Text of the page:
P1.70 Cloud-Top Temperatures for Precipitating Winter Clouds

Monday, 1 August 2005
Regency Ballroom (Omni Shoreham Hotel Washington D.C.)
Jay Hanna, NOAA/NESDIS, Camp Springs, MD; and D. M. Schultz and A. Irving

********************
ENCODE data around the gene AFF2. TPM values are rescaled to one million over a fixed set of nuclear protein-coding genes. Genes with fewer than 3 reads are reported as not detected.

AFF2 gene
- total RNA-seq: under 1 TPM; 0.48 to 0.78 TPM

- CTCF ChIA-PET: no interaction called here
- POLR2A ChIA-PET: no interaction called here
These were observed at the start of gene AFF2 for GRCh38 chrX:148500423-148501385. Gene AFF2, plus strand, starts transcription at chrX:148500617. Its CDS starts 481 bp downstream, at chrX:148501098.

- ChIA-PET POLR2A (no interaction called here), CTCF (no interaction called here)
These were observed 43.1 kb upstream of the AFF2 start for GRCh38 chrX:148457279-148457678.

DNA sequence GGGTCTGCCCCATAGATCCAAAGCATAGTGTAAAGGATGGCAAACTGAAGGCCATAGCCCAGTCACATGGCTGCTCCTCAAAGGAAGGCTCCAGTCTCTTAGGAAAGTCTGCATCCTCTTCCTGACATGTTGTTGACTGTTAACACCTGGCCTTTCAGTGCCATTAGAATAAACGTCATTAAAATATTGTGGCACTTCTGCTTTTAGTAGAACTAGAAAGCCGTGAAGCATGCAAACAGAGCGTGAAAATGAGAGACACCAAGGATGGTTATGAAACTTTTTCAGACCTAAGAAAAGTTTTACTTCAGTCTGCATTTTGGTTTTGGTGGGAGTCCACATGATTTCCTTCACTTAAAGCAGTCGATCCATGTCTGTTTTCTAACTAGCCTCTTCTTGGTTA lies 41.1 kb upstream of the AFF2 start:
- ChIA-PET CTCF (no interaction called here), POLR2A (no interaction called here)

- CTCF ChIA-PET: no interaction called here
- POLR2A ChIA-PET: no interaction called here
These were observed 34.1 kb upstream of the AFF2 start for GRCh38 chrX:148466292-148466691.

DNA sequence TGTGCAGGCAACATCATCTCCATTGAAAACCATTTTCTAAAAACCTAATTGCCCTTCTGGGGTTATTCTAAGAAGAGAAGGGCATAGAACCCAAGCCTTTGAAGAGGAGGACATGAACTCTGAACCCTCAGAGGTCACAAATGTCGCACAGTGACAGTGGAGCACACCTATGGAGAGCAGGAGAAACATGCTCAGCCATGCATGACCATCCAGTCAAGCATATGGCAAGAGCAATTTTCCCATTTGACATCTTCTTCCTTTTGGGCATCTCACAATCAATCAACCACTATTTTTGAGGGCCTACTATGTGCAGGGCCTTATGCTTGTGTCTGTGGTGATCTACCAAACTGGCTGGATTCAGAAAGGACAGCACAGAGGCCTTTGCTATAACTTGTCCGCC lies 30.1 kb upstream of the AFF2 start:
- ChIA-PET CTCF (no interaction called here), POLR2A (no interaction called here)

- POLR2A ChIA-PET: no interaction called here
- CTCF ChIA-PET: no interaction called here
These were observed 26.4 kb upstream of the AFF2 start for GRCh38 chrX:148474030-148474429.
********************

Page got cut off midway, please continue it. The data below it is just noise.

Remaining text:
A study of precipitating clouds using remotely sensed brightness temperatures from the Geostationary Operational Environmental Satellite (GOES) 8/12 Imager was conducted during the second half of the winter of 2003 (February through March) and during the winter of 2004 (December through March). Data were collected using an acquisition algorithm to retrieve cloud-top temperatures above every surface station reporting precipitation throughout the contiguous United States (CONUS). Cloud top temperatures were determined using a 2 x 2 pixel box surrounding the station with pixel resolution at satellite subpoint of 2.3 km x 4.0 km. This method was chosen to alleviate parallax and navigational errors in satellite data. Data were included in the sample if the standard deviation of the surrounding 4 pixels were less than or equal to 1°C. The data were then separated into four categories based on the surface precipitation type (rain, snow, freezing rain, and snow) and graphed in a frequency distribution as a function of cloud-top temperature. Results of the study indicate that liquid precipitation exhibits a bimodal distribution with modes near -45°C and -14°C. Similar frequency distributions between the rain and freezing-rain graphs suggest that the only difference between these processes is the near-surface temperature profile. Snowfall reports tend to exhibit a Gaussian distribution that is skewed heavily towards higher temperatures with a pronounced mode at -16°C. A very sharp drop in the frequency distribution warmer than -12°C is indicative of the depletion of ice nuclei with progressively higher temperatures. Sleet reports were too few to draw any significant conclusions.
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